Kadin Partisi – KP – (2014- heute) Türkei
Frauenpartei Kurdistans – PAJK – Kurdistan
Ukrainian Christian Women's Party
All-Ukrainian Party of Women's Initiative
Women's Party of Ukraine
Women for the Future
Women for the Future of Children
Women of Ukraine
Women's People Party United
Solidarity of Women of Ukraine
Women's Party (historical)
Northern Ireland Women's Coalition (Northern Ireland)
Women's Equality Party
Equal Rights Party
National Woman's Party (historical, did not run its own candidates)
Freedom Socialist Party
Peace and Freedom Party
Women's Party for Survival
Green Party US
“State feminism” is not a feminist current. In political science, this term describes, on the one hand, attempts by states to enforce formal equality between women and men through reforms from above, for example in Turkey as part of the Kemalist modernization project in 1923, in the GDR or in Tunisia since the 1950s .
On the other hand, “state feminism” refers to the institutionalization of women's emancipation efforts in the modern state as well as a specific women's political strategy, which is described by the catchphrase march through the institutions. The Scandinavian countries and Australia are prototypes for this. So-called state feminism in Finland, for example, where, among other things, the promotion of women within the party has a long tradition, effectively facilitated the political participation of women.
Misandry (Greek μῖσος misos 'hate' and ἀνήρ anēr 'man', genitive ἀνδρός andros German) describes an aversion to, contempt for or a series of deeply rooted prejudices about men. Lexically, the term misandry appeared at the beginning of the 19th century.
According to the journalist Judith Levine, misandry describes a form of misanthropy directed at men and a "collective cultural problem" that is a result of the oppression of women by men. It is internalized by both women and men themselves in their psychosocial development (socialization, habitualization). It is the basis for a widespread devaluation of men in elite and popular culture, of interpersonal sexism and linguistic discrimination based on gender. Misandrie, according to David Gilmore, is directed against a certain form of masculinity and a culture of machismo. In contrast to misogyny, the hatred of women, misandry is not directed against men as such, but against a certain ideology.
Marc Oulette argues that misandry should not be equated with misogyny, since misandry does not have the systematic, transhistorical, institutionalized and legally enshrined hostility inherent in misogyny. Instead, it is important to uncover discrimination that is directed against certain marginalized masculinity. Naomi Schor, Michael Kimmel and David Gilmore also speak out against equating misogyny and misandry, as this ignores the centuries-old discrimination against women.
The collective memory of the womans
The term collective memory describes a common (= collective) memory performance of a group of people. Just as every individual is situationally capable of an individual memory, a group of people (people or humanity) is assumed to have a common memory performance. The collective memory is understood as the framework of such a group: It forms the basis for group-specific behavior between its members, for ethical norms and a certain code of conduct that enables the individual to think, act or organize in the common interest. With a view to the cultural past, but also to historical processes or events, the collective memory relates to the current social and cultural conditions, has an individual effect on a group of people and transmits common behavior.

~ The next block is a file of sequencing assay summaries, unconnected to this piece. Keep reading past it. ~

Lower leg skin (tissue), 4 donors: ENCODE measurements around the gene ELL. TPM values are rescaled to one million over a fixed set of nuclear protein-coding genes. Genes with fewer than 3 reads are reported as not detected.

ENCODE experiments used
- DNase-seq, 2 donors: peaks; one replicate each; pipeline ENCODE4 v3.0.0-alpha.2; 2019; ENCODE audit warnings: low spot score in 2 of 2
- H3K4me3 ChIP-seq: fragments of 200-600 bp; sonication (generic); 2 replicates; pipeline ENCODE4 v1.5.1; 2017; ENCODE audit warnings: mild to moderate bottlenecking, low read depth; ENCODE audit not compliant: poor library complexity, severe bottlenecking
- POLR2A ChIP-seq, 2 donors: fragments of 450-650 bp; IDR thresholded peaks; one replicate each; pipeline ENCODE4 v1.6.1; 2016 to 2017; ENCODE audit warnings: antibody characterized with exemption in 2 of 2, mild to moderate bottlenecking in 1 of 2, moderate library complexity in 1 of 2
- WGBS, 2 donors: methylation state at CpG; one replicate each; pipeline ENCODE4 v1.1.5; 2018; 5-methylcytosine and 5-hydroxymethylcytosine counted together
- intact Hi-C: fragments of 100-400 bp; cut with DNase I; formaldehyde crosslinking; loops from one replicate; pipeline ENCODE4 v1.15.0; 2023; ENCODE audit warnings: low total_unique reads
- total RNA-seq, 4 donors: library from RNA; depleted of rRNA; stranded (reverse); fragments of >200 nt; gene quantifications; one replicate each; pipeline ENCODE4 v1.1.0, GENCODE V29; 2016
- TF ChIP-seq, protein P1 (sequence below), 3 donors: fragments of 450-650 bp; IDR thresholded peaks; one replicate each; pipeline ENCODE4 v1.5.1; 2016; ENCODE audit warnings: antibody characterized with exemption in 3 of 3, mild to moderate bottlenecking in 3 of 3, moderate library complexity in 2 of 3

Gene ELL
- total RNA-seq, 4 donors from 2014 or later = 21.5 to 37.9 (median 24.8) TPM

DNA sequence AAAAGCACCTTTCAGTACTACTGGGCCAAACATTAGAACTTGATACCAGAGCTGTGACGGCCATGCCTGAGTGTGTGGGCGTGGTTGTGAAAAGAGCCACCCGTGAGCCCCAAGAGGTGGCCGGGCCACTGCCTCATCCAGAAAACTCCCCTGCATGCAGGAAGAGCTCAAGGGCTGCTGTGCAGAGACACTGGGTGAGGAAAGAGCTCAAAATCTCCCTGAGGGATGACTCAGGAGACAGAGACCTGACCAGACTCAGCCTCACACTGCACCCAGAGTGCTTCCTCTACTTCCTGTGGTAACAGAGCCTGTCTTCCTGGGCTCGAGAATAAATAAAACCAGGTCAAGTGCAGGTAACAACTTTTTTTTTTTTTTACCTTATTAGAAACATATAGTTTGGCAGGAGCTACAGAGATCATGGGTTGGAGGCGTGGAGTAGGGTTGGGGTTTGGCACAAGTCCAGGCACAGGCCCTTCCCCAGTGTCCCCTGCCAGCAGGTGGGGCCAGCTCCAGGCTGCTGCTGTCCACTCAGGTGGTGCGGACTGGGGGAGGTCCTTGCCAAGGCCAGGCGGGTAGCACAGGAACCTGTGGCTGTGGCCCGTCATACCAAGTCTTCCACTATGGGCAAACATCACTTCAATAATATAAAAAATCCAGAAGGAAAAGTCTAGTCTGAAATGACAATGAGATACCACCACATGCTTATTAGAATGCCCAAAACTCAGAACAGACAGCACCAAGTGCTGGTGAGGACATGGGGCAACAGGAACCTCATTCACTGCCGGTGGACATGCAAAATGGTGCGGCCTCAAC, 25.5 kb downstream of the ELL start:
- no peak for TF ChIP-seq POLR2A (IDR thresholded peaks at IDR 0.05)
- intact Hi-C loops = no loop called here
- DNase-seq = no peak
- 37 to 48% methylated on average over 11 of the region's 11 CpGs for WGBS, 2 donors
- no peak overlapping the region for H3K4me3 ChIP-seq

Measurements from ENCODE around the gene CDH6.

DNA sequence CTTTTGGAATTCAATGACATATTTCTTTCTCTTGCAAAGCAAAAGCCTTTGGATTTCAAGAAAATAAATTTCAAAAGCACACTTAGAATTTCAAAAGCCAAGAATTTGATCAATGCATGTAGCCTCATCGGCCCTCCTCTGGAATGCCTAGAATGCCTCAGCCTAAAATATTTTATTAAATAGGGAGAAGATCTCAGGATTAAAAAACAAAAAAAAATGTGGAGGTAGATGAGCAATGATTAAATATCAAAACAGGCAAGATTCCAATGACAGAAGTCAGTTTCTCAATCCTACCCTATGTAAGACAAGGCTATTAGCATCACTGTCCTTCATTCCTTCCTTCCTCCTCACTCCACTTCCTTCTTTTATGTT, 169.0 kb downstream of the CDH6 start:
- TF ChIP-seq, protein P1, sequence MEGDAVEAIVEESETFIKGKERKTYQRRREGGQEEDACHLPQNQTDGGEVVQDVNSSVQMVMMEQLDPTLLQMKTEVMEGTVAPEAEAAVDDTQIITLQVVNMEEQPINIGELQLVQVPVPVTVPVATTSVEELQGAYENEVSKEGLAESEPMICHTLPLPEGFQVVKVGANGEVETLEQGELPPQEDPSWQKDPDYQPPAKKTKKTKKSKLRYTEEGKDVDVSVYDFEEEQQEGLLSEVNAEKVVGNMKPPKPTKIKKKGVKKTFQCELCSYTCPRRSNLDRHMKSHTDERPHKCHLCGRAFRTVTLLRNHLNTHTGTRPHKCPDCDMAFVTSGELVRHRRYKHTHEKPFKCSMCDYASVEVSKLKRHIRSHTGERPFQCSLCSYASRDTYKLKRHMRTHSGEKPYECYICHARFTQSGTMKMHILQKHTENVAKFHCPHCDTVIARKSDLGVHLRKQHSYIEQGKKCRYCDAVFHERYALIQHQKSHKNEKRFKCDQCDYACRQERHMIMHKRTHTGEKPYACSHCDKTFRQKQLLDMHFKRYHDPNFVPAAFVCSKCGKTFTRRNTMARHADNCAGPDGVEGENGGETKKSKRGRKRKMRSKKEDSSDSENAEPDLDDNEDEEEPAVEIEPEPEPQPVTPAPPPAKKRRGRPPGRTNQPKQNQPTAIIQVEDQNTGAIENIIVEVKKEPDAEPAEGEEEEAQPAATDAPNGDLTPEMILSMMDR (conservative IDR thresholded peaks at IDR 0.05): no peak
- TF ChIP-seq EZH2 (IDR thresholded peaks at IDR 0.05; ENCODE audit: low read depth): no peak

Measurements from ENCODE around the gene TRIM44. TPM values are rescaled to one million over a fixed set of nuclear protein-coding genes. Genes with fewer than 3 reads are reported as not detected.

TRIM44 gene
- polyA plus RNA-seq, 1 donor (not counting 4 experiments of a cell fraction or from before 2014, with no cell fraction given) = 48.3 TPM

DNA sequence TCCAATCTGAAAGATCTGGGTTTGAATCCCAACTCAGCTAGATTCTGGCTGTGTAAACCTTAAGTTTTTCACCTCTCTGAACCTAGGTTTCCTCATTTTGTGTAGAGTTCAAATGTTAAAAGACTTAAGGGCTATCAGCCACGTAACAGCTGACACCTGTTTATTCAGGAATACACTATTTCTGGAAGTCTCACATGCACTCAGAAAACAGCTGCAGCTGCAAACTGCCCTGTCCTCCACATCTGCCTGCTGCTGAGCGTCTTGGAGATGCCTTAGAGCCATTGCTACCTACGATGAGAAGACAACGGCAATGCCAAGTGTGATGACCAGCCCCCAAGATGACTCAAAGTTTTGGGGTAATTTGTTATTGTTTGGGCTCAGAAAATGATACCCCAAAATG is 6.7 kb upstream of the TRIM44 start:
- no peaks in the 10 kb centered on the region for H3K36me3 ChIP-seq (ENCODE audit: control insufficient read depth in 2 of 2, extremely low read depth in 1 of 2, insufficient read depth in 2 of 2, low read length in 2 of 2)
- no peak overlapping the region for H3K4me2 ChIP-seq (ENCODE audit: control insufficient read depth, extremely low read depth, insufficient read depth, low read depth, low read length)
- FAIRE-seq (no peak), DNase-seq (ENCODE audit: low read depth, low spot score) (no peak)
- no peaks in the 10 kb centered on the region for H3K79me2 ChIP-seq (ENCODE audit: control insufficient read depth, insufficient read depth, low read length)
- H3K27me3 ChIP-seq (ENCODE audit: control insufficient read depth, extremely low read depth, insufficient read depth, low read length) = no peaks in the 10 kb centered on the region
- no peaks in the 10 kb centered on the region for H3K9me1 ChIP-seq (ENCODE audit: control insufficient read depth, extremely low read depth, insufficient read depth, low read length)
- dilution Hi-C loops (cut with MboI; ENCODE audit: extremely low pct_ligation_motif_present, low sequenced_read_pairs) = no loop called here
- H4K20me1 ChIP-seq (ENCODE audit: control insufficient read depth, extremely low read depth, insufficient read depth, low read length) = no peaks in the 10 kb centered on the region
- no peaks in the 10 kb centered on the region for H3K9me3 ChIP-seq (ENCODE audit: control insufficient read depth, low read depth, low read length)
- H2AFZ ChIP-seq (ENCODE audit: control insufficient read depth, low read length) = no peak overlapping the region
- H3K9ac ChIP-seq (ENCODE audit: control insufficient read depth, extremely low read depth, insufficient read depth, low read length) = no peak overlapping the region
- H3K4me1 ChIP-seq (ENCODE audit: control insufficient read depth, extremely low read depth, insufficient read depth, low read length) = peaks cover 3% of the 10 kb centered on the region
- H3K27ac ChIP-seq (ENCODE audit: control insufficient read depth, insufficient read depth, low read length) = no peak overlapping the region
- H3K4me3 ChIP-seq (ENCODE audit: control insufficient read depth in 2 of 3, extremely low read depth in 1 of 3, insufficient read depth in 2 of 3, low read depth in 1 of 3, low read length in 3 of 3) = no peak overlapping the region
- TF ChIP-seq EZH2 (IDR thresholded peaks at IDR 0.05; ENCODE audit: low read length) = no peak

The concept of collective memory comes from the French philosopher and sociologist Maurice Halbwachs, who introduced the term in the 1920s. It is used more recently as an analysis category in several disciplines, including history.
In collective memory, a distinction is made between communicative memory and cultural memory.
In the anti-feminist use of the term, according to Rolf Pohl, sociologically undifferentiated and theoretically unfounded “historical contexts are systematically either neglected, reinterpreted or monocausally shortened with clear accusations”. Allan Johnson believes that complaints about misandry are aimed at discrediting feminism. Given the oppression of women and male privileges and their reinforcement by men, it is hardly surprising that every woman occasionally experiences hostility towards men as a dominant and privileged category of people. Oulette notes that the word is being used more and more by certain men's rights groups. According to Marjorie Garber, the word misandry is used in the media and by the right to describe a negative attitude towards patriarchy. “Hatred of men”, like unshaven legs, which the media often associate with feminists, is an alarmist tactic.
The negative attitude towards feminism can be directed against a theory in favor of gender equality in society and politics, but also against an organized movement to enforce this equality and against the assertion of the claims of women as a social group and the theories developed by them. In addition, anti-feminism can be directed against the need for social change to increase the power of women in society. Anti-feminism is often based on conscious or unconscious misogynist attitudes.